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Centre for Biological Sciences

Dr Diego Gomez-Nicola DPhil, MSc, BSc

Career Track Lecturer, MRC NIRG Research Fellow

Dr Diego Gomez-Nicola's photo
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Dr Diego Gomez-Nicola is Career Track Lecturer and MRC NIRG Fellow within the Centre for Biological Sciences at the University of Southampton. As a neuroscientist, Dr Gomez-Nicola is interested in unveiling the roles of glial cells in the healthy and diseased brain, as a way to understand the fascinating complexity of our brain.

Understanding how our brain works and reacts to disease is the most exciting and challenging task of biomedical science

Career history

2013-2016: MRC NIRG Fellow. University of Southampton, UK.
2011-2013: Marie Curie Fellow (IEF FP7, European Union). CNS Inflammation Group, Centre for Biological Sciences, University of Southampton, UK.
2010-2011: Postdoctoral Fellow of the Spanish Ministry of Education. CNS Inflammation Group, School of Biological Sciences, University of Southampton, UK.
2008-2010: Postdoctoral researcher. Neural Plasticity Group, National Hospital of Paraplegics, Toledo, Spain.
2003-2008: PhD student. Neural Plasticity Group, Cajal Institute (CSIC), Madrid, Spain.

Academic qualifications

2008: PhD in Molecular biology (Neurosciences). Autonoma University of Madrid , Spain.
2005: MSci in Molecular biology (Neurosciences). Autonoma University of Madrid, Spain. 
2003: BSci in Biological Sciences (Neurobiology). Complutense University of Madrid, Spain.







Research interests

My research is focused in the understanding of the multicellular response of the CNS to injury or neurodegeneration, aiming at providing an integrative and detailed study of the functions and cross-regulation of the different cell components during neuropathology.
In the past I studied the role of proinflammatory cytokines in the regulation of the activation state of glial cells, in the context of brain inflammation, spinal cord injury, neuropathic pain or multiple sclerosis.
The goal of my current research is to study the regulation of microglial proliferation during chronic neurodegenerative diseases such as prion or Alzheimer's. The expansion of the microglial population is a hallmark of neurodegeneration and contributes to the development of the pathology. A detailed understanding of the molecules and mechanisms orchestrating microglial proliferation could open a window to elaborate therapeutic approaches to control the neuroinflammatory component of the disease.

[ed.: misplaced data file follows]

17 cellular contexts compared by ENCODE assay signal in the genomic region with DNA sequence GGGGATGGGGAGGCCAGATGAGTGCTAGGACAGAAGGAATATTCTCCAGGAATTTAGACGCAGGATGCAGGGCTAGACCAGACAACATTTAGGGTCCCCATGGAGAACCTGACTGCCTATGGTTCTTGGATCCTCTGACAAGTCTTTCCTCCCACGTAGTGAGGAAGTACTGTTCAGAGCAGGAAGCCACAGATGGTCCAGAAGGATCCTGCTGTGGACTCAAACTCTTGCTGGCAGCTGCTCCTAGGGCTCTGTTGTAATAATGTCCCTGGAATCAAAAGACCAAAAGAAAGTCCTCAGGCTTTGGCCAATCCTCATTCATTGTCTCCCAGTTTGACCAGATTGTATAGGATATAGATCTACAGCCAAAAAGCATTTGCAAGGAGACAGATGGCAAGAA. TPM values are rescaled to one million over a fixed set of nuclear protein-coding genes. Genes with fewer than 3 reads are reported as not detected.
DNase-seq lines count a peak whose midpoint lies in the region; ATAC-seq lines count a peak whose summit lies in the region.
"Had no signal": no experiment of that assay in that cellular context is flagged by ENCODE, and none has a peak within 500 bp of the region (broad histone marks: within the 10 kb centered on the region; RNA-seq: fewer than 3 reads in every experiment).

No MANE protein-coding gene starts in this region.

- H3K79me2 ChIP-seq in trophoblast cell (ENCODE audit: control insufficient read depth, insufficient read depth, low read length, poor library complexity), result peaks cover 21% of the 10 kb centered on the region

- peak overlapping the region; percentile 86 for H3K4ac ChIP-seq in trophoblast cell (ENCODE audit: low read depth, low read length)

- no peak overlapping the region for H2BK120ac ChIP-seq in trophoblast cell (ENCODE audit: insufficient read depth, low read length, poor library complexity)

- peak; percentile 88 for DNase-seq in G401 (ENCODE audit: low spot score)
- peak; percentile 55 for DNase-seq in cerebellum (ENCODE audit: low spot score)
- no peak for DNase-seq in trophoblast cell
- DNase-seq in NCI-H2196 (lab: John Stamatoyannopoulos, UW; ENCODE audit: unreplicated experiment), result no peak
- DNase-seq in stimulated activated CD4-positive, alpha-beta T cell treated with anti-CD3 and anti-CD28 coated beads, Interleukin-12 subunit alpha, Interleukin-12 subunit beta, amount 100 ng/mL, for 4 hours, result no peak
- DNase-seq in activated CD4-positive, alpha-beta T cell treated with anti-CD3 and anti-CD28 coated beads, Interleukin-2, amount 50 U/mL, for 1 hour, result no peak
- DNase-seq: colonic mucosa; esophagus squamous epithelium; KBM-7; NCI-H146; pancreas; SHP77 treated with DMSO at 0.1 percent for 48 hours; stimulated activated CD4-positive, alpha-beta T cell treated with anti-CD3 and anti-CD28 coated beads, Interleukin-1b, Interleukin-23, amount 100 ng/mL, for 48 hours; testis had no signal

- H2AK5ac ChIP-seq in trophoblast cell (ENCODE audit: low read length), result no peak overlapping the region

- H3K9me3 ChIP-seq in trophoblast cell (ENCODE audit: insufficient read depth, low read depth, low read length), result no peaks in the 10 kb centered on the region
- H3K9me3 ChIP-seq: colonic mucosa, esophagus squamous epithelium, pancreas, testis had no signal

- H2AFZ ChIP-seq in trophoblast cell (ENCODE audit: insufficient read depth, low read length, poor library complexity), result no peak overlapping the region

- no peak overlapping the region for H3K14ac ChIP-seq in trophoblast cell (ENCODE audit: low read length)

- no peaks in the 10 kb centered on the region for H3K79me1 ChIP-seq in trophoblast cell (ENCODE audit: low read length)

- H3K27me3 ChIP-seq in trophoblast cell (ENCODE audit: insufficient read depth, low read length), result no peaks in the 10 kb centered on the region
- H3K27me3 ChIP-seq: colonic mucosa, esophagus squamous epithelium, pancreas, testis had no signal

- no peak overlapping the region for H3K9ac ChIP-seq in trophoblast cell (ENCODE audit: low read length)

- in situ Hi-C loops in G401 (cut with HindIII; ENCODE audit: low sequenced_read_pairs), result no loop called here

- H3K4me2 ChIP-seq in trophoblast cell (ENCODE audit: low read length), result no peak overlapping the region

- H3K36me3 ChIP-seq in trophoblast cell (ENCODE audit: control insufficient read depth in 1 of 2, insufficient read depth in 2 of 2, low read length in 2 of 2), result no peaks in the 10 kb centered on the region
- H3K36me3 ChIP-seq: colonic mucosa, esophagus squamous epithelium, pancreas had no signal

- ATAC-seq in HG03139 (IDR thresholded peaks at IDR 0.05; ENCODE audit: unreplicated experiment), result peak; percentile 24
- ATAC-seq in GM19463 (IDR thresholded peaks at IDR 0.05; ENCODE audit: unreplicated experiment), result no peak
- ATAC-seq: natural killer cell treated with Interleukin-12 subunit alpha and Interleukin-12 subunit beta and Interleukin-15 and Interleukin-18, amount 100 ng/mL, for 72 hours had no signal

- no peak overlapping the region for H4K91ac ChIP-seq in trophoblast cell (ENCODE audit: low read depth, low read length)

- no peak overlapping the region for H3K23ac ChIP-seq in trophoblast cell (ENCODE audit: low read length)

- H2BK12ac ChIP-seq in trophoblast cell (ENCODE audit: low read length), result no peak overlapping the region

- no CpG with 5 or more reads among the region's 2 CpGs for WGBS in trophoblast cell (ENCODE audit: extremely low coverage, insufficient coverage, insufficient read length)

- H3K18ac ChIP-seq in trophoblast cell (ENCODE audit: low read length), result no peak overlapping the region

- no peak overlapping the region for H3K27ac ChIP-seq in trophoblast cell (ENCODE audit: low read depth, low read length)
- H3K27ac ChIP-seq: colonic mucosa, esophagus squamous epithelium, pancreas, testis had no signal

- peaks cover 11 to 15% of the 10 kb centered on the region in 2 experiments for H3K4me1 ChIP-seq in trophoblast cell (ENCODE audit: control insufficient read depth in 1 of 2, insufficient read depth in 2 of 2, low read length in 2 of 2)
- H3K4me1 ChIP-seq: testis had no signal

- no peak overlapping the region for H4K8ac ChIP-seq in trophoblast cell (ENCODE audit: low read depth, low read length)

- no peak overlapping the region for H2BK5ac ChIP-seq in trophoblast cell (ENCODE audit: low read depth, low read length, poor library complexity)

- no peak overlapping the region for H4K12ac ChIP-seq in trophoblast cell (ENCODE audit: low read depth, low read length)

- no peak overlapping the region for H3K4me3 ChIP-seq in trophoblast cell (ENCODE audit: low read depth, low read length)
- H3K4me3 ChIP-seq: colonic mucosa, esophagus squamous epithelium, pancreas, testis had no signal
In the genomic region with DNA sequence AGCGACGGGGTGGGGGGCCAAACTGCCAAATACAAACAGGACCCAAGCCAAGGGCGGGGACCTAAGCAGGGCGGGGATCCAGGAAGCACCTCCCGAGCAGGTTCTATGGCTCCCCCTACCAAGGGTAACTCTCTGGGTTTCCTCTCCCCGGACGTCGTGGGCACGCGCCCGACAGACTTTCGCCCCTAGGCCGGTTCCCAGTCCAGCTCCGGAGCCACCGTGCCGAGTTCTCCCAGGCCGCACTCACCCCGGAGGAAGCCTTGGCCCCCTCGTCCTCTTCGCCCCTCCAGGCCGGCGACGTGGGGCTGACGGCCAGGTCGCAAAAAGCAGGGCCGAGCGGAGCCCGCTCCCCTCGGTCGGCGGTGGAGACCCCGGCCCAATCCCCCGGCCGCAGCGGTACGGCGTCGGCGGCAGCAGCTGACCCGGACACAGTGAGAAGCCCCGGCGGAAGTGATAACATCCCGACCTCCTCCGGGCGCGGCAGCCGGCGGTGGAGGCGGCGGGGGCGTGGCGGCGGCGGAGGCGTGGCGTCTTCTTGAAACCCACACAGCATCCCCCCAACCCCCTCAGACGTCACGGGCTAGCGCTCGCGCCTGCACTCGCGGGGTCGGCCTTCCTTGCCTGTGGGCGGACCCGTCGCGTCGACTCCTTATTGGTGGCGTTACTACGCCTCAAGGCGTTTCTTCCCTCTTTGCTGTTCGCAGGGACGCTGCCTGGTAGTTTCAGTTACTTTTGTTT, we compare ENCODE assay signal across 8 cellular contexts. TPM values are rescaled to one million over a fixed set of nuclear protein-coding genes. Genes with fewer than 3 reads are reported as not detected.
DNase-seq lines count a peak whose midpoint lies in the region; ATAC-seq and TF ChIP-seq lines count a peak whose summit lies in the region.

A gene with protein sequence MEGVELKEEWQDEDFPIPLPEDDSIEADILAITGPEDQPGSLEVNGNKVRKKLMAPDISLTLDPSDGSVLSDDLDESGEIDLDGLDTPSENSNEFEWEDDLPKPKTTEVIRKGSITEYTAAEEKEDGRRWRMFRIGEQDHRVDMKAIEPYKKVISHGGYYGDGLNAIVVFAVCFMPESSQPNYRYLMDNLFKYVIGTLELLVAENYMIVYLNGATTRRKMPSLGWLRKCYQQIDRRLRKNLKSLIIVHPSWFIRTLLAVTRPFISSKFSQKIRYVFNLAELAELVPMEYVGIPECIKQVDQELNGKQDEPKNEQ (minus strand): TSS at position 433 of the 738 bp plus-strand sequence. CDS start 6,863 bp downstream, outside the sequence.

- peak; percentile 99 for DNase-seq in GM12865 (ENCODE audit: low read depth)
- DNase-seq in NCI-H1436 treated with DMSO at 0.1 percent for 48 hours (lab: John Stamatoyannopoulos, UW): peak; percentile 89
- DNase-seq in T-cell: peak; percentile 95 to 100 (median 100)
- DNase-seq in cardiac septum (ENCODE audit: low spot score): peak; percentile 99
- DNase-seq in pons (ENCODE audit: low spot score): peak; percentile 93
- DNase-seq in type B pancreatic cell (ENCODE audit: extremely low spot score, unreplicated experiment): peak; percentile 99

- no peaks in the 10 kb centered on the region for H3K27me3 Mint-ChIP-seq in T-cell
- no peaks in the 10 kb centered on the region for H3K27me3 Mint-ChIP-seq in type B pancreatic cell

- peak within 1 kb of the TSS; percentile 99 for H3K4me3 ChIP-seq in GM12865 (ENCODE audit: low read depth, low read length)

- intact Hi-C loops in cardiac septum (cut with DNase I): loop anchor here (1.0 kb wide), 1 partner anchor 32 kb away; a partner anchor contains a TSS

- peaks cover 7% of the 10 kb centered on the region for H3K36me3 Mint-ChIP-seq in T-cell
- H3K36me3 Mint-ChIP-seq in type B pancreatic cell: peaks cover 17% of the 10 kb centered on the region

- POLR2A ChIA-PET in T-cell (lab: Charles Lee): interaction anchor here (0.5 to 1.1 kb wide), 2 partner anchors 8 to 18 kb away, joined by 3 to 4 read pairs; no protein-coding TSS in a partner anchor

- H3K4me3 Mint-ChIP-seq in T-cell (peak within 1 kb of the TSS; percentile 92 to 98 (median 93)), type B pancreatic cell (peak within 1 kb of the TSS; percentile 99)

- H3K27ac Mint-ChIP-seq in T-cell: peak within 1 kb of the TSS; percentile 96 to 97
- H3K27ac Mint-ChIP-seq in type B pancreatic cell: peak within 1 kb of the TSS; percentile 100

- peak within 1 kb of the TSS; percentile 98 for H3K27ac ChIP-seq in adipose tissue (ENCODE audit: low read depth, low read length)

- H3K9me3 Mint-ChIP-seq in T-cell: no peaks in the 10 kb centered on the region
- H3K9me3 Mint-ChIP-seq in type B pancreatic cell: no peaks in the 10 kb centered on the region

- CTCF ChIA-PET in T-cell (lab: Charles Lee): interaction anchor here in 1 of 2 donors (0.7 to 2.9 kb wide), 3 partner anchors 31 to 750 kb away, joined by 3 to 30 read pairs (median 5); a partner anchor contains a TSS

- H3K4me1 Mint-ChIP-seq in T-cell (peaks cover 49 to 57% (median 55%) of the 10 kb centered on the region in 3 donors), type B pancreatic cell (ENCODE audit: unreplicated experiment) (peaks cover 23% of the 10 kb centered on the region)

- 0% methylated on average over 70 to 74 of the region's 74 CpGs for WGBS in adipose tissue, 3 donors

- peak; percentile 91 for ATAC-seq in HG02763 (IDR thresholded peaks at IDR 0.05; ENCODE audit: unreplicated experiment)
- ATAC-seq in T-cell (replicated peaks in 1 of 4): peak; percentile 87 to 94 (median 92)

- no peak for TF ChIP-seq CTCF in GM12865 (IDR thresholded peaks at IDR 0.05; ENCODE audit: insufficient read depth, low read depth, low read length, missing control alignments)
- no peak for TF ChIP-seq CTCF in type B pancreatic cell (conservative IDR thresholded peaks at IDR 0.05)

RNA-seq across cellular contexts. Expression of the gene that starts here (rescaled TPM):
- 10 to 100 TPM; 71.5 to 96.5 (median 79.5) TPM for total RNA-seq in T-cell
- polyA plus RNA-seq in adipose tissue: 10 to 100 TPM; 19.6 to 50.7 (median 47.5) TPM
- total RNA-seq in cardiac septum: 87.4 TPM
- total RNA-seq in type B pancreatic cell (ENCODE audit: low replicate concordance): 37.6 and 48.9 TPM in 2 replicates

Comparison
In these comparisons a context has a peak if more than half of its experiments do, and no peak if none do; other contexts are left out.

Also, I am interested in the study of the dynamics and regulation of adult neurogenesis during neurodegeneration. Understanding of the basic mechanisms regulating the generation of new functional neurons could provide useful ways to improve functional recovery during chronic neurodegenerative diseases.

We thank the following funders for supporting our current projects:
Medical Research Council (MRC)
Alzheimer’s Research UK
Wessex Medical Research

Phd Supervision

Ahmed Salman (Faculty of Medicine)
Project Title: A study of the first transgenic model of infantile nystagmus (knockout-first, reporter driven Frmd7tm1a(KOMP)Wtsi mouse)
Funding Provider: Wessex Medical Research & Fight for Sight

Grants Awarded

MRC New Investigator Grant
ARUK Pilot Grant
Wessex Medical Research Innovation Grant

Microglial cells (green) increase in number in the brain with chronic neurodegnerative diseases.
Overbooking in the Dentate Gyrus
Multicolour RGB marking of newborn neurons in the adult hippocampus
Retroviral tracing-newborn neurons

Research group(s)

Biomedical Sciences

Affiliate research group(s)

Southampton Neuroscience Group (SoNG)

Research project(s)

Control of adult neurogenesis during chronic neurodegeneration

Neurogenesis is increased during acute and chronic neurodegeneration, with the potential to replace damaged neurons at the sites of neuronal loss.

Inflammation in chronic neurodegeneration and the contribution of systemic inflammation

We are investigating the microglia activation in a model of prion disease, mouse scrapie.

Regulation of microglial proliferation during chronic neurodegeneration

An important aspect of chronic neurodegenerative diseases, such as Alzheimer's, Parkinson's, Huntington's and prion disease, is the generation of an innate inflammatory response within the central nervous system (CNS).

Understanding oligodendrocyte progenitor dynamics and myelin loss in Alzheimer’s Disease

Oligodendrocyte progenitor cells (OPCs) may be altered in Alzheimer’s disease.


Book Section(s)

  • Neurodegenerative diseases - Gomez-Nicola, Diego and Perry, V. Hugh. In Microglia in Health and Disease - Tremblay, Marie-Eve and Sierra, Amanda (eds.)
    Published by:
    New York, US
    Page Range:



BIOL3048 Neurodegenerative diseases


BIOL2014 Neuroscience


BIOL3034 In-depth research project

University of Southampton

SGH Lab Representative at Research Strategy Group, CfBS
SGH Lab Representative at Core Equipment and Service Contracts Group, CfBS

Professional Contributions

Reviewer for the Spanish National Agency for Evaluation of Projects (ANEP), the European Union, MS Society, Alzheimer’s Society and MRC.
Charter member of the Spanish Young Neuroscientists Club (CJN) of the SENC. 2009.
Spanish Glial Network: Member of the Board since 2011.
STEM Ambassador

Dr Diego Gomez-Nicola
CNS Inflammation Group Centre for Biological Sciences University of Southampton Mail Point 840, LD80C South Lab and Path Block Southampton General Hospital Tremona Road Southampton SO166YD Tel: +44(0)23 8079 5358


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